Table of Contents
Locks and keys are critical parts of our lives, yet they are often overlooked. The lock on your home’s front door offers security and peace of mind. The same is true for the locks on your car.
However, when something goes wrong, the centrality of those locks to our ability to live securely becomes obvious. For instance, if you lose your car key, not only will you need a car key replacement, but you may need to have the lock rekeyed, as well. The same thing applies to the locks on your home. How much does it cost to rekey a house or car?
What’s Rekeying, Anyway?
First, let’s explore what rekeying is. This is not just cutting a car key replacement or a new key for your front door. It is the process of resetting the internal pins in the lock to a new combination. This means that the old key will no longer fit the lock and is a more cost-effective option than replacing the locks entirely, often costing just one-third what it would to replace the lock itself.
The Costs Involved
Many variables affect the cost of rekeying a house or car. For instance, the number of locks that need to be rekeyed and the type of lock in question will play roles. The most significant factor, though, will be the amount of time the locksmith must spend on the job. In most instances, having a locksmith come to your location for rekeying will cost $40 to $60 per lock.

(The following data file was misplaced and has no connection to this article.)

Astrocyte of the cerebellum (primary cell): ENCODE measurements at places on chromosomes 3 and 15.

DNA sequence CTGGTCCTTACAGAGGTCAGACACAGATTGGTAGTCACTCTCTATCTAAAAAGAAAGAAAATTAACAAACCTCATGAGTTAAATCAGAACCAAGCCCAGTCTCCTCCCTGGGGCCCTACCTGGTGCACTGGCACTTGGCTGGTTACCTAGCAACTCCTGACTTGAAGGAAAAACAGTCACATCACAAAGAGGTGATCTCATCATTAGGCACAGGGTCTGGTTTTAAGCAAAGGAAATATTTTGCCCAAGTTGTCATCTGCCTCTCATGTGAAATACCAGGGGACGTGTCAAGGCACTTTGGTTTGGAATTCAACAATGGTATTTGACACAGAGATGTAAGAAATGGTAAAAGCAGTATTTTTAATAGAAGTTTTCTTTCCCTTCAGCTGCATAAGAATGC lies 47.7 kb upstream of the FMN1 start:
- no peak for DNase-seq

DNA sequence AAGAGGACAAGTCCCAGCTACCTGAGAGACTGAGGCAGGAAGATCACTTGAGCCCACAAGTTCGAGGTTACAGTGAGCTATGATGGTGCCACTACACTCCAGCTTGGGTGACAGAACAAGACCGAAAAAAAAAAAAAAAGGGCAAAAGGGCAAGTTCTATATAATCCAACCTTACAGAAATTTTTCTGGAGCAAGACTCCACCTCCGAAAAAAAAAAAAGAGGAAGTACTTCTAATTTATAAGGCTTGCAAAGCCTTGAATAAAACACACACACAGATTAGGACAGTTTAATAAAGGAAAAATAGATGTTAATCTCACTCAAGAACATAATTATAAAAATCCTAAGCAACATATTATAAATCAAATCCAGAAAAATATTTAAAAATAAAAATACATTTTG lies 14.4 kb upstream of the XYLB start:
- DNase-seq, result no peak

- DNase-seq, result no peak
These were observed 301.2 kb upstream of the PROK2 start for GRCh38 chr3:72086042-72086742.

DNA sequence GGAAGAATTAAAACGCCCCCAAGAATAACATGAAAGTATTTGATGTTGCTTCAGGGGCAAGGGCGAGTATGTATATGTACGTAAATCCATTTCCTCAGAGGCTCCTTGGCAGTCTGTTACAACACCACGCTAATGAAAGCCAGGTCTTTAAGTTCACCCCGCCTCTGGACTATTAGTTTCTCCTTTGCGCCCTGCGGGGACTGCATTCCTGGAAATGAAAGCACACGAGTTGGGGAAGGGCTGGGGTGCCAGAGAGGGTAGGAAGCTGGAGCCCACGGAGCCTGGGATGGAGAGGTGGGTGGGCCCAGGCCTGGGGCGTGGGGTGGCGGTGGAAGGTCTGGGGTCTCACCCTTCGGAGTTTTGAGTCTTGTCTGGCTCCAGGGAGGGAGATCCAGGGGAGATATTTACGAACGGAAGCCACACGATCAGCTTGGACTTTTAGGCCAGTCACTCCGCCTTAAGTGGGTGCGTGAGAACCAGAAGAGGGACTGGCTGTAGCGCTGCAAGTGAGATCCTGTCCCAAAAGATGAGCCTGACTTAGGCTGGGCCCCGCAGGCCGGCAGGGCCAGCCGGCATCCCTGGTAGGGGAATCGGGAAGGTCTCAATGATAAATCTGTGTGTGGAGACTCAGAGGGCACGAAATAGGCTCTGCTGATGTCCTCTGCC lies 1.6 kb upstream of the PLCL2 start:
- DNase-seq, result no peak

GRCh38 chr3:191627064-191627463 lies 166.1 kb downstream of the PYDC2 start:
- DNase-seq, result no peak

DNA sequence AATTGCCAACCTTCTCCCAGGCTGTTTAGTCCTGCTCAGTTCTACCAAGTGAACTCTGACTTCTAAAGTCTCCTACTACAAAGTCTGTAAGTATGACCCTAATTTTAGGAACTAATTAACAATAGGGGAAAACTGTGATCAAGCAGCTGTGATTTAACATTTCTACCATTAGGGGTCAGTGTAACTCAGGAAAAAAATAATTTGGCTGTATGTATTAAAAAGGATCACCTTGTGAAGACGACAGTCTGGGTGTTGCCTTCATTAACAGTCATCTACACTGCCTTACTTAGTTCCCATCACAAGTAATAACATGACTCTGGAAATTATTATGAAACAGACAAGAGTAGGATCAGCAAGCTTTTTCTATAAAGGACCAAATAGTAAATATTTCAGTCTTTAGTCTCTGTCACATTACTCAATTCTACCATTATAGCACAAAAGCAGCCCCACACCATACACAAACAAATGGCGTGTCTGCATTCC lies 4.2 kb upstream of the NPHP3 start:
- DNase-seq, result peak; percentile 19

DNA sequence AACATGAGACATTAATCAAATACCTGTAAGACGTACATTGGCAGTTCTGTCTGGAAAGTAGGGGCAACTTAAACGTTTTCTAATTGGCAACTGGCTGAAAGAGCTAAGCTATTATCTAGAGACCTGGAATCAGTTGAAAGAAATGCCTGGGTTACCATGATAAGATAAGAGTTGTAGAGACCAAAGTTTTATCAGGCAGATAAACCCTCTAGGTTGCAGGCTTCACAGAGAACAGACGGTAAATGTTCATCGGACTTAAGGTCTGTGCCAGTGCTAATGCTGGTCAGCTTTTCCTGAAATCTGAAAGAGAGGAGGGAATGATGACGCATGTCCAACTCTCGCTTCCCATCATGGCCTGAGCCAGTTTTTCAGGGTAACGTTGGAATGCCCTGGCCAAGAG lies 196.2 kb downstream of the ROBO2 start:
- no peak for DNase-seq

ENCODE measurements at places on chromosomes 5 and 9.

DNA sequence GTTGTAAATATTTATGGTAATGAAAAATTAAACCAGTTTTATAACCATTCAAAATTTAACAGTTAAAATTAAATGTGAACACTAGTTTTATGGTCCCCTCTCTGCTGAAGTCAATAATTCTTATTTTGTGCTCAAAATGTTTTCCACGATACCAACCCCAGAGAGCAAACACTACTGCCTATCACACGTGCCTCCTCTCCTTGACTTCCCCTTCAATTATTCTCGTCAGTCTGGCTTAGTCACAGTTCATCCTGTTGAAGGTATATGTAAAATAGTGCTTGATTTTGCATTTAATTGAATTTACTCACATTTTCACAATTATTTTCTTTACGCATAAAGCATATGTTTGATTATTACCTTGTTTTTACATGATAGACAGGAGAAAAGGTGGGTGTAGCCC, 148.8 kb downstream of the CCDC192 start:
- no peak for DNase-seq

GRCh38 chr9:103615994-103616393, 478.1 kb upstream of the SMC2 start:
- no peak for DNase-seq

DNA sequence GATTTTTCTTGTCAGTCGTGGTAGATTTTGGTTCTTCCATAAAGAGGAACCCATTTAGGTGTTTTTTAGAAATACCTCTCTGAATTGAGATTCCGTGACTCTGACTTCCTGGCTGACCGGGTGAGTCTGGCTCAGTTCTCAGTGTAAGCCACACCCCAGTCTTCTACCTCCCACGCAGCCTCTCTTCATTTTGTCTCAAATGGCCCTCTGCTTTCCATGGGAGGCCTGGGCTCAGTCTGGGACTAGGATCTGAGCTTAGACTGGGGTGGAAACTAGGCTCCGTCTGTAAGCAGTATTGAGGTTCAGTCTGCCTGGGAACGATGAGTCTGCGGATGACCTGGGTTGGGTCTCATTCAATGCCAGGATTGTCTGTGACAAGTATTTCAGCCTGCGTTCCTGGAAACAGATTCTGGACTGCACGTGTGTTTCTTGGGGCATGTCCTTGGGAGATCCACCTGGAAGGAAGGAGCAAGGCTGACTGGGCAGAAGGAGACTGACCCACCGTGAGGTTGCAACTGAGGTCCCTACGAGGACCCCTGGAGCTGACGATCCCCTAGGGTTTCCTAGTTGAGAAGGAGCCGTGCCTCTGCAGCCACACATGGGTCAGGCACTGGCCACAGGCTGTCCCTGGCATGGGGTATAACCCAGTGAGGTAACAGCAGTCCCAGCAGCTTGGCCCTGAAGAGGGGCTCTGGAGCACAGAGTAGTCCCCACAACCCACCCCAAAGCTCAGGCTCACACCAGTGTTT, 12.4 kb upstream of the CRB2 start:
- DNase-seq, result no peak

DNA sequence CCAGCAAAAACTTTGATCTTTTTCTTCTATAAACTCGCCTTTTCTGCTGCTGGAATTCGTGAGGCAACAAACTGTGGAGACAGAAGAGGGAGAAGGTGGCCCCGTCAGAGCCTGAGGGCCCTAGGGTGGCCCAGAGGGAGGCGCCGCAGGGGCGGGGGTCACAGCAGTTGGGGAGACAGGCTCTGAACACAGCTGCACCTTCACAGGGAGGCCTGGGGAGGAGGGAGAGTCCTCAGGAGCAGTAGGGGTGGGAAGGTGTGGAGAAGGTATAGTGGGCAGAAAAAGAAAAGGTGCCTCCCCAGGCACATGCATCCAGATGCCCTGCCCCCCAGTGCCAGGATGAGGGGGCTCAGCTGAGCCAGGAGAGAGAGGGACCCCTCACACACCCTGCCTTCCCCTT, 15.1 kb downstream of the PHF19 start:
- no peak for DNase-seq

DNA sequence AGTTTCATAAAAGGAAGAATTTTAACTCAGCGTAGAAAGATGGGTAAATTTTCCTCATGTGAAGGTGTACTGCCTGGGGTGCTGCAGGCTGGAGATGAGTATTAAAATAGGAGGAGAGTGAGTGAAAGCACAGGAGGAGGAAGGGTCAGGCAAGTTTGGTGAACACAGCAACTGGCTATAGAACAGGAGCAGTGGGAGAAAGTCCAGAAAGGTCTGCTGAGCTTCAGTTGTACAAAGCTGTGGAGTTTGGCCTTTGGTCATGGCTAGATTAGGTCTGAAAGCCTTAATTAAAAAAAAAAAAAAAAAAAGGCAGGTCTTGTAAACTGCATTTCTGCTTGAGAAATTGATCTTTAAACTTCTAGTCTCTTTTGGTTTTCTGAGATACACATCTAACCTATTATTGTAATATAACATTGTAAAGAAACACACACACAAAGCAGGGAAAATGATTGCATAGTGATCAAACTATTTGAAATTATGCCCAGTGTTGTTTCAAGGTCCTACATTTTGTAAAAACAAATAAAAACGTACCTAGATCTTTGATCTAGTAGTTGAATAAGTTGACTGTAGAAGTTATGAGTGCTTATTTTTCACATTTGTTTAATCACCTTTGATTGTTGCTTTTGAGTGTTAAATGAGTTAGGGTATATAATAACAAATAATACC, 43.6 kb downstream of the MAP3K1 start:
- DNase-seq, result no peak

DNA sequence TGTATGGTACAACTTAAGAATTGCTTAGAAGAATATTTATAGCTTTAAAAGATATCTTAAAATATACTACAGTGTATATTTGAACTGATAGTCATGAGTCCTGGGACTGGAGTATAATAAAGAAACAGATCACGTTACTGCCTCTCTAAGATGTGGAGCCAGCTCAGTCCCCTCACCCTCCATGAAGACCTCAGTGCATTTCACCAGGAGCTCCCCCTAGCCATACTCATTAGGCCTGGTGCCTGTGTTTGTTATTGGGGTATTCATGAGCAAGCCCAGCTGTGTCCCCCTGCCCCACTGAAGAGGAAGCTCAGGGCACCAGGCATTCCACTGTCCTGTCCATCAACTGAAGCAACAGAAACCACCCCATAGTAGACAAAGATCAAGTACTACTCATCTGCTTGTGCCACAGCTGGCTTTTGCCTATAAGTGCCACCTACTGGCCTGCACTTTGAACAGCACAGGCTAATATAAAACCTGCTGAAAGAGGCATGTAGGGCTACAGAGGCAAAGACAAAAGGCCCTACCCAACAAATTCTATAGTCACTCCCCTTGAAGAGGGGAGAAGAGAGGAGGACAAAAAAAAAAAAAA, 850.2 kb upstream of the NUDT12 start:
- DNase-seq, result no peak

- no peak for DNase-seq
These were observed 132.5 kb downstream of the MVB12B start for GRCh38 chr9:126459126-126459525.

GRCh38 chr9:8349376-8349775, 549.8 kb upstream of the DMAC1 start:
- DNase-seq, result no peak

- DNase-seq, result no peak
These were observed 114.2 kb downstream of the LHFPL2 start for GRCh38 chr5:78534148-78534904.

In addition to the costs of rekeying, you will also need to have new keys cut. Everyone with an old key to your home will need to have a replacement, and each replacement comes at an additional cost.
A car key replacement will also add to the overall cost of the project, particularly if your key has an internal transponder or is part of a key/remote combo. The good news is that the locksmith you choose should be able to cut and program the car key replacement for you so you can avoid a trip to the auto dealer.